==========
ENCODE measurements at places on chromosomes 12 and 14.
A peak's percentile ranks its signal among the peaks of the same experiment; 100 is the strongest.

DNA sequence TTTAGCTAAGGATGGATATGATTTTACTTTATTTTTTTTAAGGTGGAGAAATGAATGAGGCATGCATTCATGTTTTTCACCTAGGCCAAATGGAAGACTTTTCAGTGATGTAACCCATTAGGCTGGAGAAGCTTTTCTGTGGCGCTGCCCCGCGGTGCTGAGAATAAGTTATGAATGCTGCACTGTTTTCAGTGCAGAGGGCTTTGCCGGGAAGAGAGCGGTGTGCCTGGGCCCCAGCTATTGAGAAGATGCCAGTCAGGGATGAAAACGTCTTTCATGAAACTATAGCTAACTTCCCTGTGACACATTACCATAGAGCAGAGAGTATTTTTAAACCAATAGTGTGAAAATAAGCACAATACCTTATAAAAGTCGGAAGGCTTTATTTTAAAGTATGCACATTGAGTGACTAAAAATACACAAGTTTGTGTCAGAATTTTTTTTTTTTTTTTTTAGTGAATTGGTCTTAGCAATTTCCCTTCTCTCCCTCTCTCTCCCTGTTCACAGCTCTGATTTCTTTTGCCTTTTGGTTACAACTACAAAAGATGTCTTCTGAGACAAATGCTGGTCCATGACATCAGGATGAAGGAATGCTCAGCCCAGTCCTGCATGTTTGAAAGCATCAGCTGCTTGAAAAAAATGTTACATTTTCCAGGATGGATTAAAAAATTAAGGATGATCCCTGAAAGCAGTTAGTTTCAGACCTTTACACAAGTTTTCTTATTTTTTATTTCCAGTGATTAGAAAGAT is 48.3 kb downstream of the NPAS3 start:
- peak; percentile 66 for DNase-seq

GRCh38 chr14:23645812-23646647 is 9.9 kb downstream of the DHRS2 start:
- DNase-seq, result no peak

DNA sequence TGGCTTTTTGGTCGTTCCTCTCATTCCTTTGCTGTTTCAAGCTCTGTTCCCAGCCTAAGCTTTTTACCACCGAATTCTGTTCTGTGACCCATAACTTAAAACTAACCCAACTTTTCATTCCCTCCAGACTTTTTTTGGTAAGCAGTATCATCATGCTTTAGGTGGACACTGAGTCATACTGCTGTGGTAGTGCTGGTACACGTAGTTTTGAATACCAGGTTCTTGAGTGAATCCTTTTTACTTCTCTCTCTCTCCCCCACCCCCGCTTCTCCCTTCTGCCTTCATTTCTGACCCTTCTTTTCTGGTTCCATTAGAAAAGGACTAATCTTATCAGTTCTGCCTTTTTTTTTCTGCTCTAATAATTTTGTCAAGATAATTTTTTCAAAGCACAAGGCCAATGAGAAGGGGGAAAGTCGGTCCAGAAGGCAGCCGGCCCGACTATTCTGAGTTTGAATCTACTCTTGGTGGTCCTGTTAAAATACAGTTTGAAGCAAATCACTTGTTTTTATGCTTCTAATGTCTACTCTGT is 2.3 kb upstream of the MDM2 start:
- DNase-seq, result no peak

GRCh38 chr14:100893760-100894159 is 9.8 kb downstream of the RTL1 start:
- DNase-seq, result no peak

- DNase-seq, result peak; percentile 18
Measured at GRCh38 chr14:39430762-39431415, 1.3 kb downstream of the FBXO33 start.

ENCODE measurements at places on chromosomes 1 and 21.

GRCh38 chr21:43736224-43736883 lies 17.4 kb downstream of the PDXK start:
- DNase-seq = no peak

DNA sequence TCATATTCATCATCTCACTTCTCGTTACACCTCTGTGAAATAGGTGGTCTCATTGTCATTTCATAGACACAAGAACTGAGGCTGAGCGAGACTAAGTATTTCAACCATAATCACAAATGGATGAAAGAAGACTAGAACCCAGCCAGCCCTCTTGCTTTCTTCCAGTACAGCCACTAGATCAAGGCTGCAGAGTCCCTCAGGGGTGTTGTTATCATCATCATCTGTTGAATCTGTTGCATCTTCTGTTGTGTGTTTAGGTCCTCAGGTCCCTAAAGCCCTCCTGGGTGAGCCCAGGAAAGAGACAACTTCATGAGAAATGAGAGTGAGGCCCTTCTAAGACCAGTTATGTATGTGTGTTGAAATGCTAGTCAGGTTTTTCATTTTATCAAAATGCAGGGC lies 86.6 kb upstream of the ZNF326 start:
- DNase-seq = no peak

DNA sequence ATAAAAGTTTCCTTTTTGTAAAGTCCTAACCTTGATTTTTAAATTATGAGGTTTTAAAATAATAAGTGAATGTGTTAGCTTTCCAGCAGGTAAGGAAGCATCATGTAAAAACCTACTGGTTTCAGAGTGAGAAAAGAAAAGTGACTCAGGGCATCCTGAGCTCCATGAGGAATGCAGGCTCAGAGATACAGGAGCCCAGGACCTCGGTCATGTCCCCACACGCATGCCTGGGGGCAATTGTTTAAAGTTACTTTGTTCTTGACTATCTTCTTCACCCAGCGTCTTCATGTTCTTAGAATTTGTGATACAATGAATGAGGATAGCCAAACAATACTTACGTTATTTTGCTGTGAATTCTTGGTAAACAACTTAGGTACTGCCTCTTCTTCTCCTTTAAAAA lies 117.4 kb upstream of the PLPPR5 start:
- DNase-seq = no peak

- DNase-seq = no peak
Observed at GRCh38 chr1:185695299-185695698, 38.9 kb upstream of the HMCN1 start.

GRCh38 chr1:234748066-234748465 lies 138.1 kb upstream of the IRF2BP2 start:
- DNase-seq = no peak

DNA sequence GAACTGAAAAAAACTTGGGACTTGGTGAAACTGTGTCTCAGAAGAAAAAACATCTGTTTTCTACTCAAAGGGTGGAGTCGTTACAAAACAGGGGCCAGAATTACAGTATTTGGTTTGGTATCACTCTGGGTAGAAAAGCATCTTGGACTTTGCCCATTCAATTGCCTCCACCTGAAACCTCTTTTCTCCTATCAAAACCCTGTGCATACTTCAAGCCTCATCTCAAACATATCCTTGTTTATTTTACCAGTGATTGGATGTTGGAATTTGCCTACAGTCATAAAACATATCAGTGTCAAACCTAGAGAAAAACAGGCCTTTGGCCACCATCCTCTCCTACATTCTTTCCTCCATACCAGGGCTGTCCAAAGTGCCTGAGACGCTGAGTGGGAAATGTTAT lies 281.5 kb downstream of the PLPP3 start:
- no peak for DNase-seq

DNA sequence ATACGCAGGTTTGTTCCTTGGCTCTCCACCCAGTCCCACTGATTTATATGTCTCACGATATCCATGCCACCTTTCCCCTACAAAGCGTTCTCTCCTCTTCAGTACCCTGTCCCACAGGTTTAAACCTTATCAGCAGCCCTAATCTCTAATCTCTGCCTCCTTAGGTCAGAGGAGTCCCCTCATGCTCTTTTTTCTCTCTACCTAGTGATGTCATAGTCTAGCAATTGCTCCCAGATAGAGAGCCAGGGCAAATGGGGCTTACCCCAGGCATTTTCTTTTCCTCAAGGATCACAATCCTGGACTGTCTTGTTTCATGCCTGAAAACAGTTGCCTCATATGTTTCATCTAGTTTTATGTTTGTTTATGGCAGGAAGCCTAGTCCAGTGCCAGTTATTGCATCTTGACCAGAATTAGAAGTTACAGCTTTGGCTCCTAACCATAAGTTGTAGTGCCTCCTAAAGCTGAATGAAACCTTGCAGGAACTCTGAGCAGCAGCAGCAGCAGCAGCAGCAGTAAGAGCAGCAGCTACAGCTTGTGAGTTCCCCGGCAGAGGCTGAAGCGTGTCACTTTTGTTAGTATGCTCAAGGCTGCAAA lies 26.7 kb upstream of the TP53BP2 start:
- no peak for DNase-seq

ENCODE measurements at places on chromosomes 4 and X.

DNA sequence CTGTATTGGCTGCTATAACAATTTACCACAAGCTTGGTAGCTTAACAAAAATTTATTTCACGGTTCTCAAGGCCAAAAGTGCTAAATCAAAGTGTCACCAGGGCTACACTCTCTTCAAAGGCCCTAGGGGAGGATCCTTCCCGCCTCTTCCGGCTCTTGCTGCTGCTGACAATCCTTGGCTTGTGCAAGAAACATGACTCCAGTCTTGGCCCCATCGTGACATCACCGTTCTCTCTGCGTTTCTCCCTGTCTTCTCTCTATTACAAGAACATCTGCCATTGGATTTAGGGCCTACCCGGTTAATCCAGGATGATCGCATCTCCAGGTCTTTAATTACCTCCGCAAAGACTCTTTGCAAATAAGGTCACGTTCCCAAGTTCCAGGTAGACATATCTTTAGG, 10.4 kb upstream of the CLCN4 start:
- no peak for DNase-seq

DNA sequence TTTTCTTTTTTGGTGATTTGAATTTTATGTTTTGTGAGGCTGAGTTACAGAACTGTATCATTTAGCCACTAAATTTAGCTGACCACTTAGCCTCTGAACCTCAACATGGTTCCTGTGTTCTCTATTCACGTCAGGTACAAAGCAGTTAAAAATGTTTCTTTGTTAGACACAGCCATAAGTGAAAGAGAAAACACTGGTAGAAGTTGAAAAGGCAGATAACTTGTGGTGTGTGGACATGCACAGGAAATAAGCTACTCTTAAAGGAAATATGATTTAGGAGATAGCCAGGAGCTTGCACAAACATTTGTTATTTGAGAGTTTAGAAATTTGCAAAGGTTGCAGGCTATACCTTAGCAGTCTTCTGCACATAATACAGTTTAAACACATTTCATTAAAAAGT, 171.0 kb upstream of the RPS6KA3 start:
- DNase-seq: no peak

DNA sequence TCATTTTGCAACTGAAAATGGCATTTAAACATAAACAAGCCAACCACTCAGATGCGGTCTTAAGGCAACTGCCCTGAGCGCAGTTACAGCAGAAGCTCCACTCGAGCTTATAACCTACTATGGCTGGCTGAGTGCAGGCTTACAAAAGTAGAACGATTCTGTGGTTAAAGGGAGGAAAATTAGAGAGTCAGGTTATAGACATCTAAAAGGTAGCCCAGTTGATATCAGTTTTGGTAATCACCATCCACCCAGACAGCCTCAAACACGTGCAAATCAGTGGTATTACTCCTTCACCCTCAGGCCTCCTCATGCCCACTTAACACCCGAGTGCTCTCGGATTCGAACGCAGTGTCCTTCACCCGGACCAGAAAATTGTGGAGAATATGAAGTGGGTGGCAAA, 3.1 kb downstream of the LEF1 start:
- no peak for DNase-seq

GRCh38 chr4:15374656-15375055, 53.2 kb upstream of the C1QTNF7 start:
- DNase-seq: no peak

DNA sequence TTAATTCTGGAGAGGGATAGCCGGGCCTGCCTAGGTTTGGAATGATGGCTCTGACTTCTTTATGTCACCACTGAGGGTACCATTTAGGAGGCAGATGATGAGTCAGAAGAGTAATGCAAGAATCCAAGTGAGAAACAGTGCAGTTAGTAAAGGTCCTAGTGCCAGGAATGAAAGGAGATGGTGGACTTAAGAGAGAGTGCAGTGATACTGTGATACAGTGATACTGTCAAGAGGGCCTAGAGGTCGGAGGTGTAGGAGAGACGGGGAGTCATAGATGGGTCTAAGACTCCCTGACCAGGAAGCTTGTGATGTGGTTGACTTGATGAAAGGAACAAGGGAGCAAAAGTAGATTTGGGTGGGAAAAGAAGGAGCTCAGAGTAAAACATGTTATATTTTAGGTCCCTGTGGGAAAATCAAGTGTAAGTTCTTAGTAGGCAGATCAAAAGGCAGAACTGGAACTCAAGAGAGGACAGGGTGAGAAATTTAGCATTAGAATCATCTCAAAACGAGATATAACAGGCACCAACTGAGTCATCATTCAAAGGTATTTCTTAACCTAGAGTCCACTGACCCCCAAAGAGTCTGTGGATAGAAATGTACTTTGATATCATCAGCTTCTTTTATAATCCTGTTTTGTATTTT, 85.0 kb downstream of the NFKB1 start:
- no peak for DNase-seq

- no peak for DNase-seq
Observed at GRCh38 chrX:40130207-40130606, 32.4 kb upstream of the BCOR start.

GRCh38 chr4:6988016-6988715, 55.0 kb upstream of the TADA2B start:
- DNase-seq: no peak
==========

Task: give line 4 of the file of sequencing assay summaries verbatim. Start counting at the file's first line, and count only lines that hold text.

- peak; percentile 66 for DNase-seq